How To Critique (Other Writers’ Work)
Here’s an extract from an excellent article by Melissa Donovan on the Writing Forward blog, on how to critique other writers’ work. Please pay particular attention to the tip on being compassionate! Read the full article here.
“Constructive criticism involves a little compassion. If someone cares enough about their work to show it around and invite feedback, then it’s probably something in which they are emotionally invested. If you are the person they feel is qualified to provide that feedback, then embrace the invitation as an honor, and approach it with respect.
It can be awkward at first — after all, who wants to be the bearer of bad news (and almost every critique contains at least a little bad news)? After you do a few critiques, you’ll get the hang of it, and it will become easier and more natural. Just keep these basic tips on how to critique in mind:
- Don’t provide a critique unless you’ve been invited to do so.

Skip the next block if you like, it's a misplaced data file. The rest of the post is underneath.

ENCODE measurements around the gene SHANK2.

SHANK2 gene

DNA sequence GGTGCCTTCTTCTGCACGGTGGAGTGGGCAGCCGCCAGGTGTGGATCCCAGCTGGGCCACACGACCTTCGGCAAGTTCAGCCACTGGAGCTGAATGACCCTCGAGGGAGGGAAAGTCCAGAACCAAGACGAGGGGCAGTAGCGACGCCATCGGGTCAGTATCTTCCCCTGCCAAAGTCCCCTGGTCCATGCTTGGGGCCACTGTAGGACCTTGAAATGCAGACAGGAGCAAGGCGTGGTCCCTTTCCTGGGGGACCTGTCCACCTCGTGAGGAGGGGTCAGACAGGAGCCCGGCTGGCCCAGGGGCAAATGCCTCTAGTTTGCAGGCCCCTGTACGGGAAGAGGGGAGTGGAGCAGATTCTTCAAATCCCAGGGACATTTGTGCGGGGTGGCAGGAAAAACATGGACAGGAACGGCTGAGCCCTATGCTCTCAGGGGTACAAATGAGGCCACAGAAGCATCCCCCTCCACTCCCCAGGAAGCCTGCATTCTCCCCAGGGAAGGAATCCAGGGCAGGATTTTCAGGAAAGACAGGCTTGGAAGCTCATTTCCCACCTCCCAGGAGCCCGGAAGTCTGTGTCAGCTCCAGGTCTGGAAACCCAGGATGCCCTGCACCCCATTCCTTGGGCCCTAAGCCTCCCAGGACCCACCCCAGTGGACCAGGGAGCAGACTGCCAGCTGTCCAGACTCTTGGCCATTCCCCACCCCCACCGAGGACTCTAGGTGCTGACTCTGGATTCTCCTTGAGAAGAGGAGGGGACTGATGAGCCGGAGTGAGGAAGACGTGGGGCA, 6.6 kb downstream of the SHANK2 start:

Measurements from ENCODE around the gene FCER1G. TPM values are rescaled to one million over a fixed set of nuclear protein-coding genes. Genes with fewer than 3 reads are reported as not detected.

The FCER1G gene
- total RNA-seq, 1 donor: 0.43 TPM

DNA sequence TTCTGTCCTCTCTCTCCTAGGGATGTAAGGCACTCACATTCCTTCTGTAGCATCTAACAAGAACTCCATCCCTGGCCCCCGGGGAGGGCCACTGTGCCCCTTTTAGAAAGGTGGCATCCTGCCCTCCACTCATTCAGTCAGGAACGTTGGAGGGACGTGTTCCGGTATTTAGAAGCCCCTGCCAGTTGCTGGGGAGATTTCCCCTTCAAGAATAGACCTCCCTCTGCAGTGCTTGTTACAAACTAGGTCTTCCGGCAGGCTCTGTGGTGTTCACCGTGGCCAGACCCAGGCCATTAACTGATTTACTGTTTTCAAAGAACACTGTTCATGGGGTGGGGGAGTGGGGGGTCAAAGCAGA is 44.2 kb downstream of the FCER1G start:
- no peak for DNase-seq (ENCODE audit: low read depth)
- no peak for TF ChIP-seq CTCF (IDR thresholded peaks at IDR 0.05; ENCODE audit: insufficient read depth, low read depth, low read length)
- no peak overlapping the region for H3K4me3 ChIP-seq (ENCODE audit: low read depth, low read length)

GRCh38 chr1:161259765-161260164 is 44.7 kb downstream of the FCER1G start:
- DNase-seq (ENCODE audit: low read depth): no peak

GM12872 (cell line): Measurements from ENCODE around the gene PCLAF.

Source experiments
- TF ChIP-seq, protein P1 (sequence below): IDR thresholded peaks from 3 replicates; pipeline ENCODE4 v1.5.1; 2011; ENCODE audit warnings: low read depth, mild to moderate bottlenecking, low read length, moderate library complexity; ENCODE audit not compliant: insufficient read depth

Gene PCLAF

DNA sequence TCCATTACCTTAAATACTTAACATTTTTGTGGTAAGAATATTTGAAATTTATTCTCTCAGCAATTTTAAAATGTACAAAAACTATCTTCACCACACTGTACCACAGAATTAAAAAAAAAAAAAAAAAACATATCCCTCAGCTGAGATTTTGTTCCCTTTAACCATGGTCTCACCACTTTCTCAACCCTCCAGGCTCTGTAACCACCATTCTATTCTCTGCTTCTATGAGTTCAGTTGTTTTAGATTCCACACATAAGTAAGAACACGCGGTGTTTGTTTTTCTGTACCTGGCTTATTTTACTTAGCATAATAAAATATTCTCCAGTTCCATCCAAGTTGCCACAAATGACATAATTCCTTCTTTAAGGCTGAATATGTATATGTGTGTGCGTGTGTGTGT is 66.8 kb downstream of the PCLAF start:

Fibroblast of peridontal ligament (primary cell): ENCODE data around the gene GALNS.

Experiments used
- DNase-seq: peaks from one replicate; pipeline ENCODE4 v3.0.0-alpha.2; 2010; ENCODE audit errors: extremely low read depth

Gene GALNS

- Don’t waste time on writers who are looking for praise. Seek out writers who want feedback that will genuinely help them improve their work.
- Take time and make an effort so you can offer a critique that is thoughtful and helpful; otherwise, just politely decline.
- Critique the writing, not the writer.
- Always start with the strengths, then address the weaknesses and problem areas using positive language.
- Be objective, especially if the piece you’re critiquing is not in a style or genre that you prefer.
- Make solid suggestions for improvement. Don’t be vague.
- Follow up with the writer to offer support and encouragement.”